Literacy area – with resources linked to phonics and mark-making opportunities.

Creative area – with a range of resources and tools for children to develop their creativity.  These include; paint, clay, glue, scissors.

Construction area – where children are encouraged to create and build small worlds using resources such as wooden blocks, popoids, Duplo, Lego and Polydron.

Messy area – where children are encouraged to use their senses to explore materials such as play dough, foam, jelly and gloop (cornflour and water).

Role-play area – this is a large room which joins both classes together.   It is linked to our current topic and encourages children to act out experiences, develop their story-telling skills and use rich vocabulary.

Investigation area – for children to make observations about the world around them and test out ideas that they may have.  For example, what objects in the class are magnetic? Which ones are not magnetic?  How do you know?

Small world area – where children are encouraged to use their imaginations and create both every day and fantasy worlds. For example, emergency services, space and enchanted worlds.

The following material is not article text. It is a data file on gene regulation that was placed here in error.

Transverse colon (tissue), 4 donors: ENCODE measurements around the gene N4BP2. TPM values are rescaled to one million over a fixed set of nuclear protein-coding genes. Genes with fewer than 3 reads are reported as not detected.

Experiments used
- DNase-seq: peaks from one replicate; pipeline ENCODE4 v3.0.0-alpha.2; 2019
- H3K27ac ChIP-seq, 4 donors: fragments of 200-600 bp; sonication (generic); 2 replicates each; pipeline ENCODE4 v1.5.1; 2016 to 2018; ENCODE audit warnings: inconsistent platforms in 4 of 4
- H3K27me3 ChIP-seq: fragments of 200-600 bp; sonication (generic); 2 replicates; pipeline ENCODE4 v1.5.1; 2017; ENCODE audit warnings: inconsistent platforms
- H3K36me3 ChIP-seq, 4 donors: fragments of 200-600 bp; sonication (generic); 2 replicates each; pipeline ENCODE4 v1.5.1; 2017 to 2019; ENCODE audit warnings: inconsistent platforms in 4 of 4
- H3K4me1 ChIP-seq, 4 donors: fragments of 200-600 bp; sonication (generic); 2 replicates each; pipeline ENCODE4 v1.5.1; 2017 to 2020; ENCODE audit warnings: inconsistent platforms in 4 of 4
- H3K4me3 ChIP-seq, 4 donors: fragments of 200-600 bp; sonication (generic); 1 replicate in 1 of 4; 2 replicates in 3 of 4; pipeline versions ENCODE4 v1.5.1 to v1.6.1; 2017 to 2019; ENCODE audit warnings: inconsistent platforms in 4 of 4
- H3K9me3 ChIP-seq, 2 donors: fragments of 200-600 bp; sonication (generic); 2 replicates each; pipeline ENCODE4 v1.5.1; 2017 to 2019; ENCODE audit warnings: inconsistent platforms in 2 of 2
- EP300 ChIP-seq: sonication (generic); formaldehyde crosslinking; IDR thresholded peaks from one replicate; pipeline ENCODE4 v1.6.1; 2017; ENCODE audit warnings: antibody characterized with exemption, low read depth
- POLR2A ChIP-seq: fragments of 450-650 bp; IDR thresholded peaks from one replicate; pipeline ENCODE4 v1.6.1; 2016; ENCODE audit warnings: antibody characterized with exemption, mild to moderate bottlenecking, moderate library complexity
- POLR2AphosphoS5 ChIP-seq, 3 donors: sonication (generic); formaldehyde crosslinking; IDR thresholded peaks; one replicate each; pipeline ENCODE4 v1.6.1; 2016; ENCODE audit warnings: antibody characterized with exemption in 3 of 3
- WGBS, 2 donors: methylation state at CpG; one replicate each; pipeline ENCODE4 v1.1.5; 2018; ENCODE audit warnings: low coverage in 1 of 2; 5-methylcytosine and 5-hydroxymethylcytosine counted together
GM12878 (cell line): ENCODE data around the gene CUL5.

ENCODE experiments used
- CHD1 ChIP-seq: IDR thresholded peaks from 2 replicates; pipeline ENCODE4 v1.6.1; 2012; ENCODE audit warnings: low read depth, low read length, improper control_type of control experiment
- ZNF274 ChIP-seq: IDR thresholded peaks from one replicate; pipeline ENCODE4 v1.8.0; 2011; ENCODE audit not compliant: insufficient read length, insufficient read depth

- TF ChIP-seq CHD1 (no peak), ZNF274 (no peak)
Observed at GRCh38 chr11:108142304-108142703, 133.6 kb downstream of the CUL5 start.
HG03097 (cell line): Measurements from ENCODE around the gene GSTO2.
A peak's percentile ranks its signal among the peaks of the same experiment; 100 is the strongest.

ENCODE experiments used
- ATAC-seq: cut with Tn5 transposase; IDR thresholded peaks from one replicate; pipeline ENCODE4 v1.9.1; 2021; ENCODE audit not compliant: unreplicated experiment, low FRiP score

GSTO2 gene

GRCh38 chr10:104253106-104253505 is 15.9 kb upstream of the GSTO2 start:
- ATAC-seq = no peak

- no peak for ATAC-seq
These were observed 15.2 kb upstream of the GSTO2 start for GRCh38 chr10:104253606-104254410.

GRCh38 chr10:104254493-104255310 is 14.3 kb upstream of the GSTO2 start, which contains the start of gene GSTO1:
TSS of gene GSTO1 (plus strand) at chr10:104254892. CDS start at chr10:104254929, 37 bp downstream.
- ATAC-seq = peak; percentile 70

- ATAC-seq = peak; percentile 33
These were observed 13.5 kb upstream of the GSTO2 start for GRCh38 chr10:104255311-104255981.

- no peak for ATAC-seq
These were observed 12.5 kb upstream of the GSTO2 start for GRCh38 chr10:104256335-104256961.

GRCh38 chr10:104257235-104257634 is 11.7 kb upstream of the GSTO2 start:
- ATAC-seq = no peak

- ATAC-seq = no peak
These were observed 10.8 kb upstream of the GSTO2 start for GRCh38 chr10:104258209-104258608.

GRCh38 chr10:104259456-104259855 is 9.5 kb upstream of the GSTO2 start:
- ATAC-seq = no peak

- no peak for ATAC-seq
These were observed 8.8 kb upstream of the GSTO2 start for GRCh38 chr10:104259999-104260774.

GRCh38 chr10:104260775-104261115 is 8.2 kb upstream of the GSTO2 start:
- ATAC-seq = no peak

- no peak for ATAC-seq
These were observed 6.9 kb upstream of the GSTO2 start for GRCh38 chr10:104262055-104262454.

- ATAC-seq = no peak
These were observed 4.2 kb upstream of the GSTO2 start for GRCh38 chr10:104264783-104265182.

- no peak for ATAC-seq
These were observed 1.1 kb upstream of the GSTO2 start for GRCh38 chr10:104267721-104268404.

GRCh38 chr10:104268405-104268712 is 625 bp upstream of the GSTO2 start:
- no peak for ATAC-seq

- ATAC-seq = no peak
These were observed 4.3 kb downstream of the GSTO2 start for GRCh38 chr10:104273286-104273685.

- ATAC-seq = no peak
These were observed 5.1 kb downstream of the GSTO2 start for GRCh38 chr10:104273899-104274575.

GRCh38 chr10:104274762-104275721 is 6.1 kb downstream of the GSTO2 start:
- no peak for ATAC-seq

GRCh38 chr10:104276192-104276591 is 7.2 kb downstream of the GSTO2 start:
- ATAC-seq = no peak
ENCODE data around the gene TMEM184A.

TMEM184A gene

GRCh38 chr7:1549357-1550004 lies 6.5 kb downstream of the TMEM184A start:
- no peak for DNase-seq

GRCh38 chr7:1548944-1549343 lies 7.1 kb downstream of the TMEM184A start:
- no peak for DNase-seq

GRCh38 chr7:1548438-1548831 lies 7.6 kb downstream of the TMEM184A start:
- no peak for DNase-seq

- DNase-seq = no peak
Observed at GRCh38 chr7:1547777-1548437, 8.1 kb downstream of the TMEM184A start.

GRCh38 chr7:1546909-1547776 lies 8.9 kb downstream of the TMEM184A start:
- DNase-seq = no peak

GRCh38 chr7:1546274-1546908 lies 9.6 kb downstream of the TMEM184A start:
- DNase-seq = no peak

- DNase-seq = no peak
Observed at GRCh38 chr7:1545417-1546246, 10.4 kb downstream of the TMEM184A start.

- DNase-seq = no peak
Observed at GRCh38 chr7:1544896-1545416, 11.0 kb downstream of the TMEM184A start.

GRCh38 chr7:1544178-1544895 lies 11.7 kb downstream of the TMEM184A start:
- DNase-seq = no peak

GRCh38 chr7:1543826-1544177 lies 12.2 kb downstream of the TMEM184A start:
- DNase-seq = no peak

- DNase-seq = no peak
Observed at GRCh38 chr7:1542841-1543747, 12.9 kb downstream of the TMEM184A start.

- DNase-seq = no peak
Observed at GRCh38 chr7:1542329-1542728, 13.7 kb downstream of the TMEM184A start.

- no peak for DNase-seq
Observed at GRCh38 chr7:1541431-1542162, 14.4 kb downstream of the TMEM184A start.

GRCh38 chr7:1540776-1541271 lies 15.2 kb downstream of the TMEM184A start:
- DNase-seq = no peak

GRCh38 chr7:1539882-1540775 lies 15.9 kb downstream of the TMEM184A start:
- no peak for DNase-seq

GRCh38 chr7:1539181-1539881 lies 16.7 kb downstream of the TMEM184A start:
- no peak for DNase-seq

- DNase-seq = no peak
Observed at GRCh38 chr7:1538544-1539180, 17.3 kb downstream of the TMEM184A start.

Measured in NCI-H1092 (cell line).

Outdoor area

Reception children have daily access to the outdoor area whatever the weather!  Included outdoors is;

Water area – an open-ended activity which provides our children with opportunities to make discoveries and explore outcomes.  Resources include; pipes, buckets, boats, sieves.

Mud kitchen – to encourage messy play, sharing and turn-taking.

Sand pit – to promote large muscle skills by digging, scooping, pouring and sifting.

Construction area – for children to create large scale models with crates, blocks and bricks.

Football pitch – with 2 goal posts for children to run, kick and learn team sport.

Adventure area – which includes a pirate ship for imaginative play!

Mark making area – with a large chalk board and easel for painting.


“You can find magic wherever you look, sit back and relax all you need is a book!” Dr Seuss

Children are encouraged to read at any and every opportunity.  In Reception, children read during whole class learning (daily), as part of a group in guided reading sessions (weekly) and one-to-one with an adult (at least weekly).   Books are changed and sent home twice a week and we ask parents to also read with their children daily.

“Three year olds who are read to on a less than weekly basis are around 4 months behind their peers who are read to more often”.

Top tips for reading at home:

  • Read with your child for 10 minutes every day.  This can be done at any time of the day and not just bedtime.
  • Discuss what you can see.  What characters can you see?  What is happening in the illustrations?  Why do you think this is?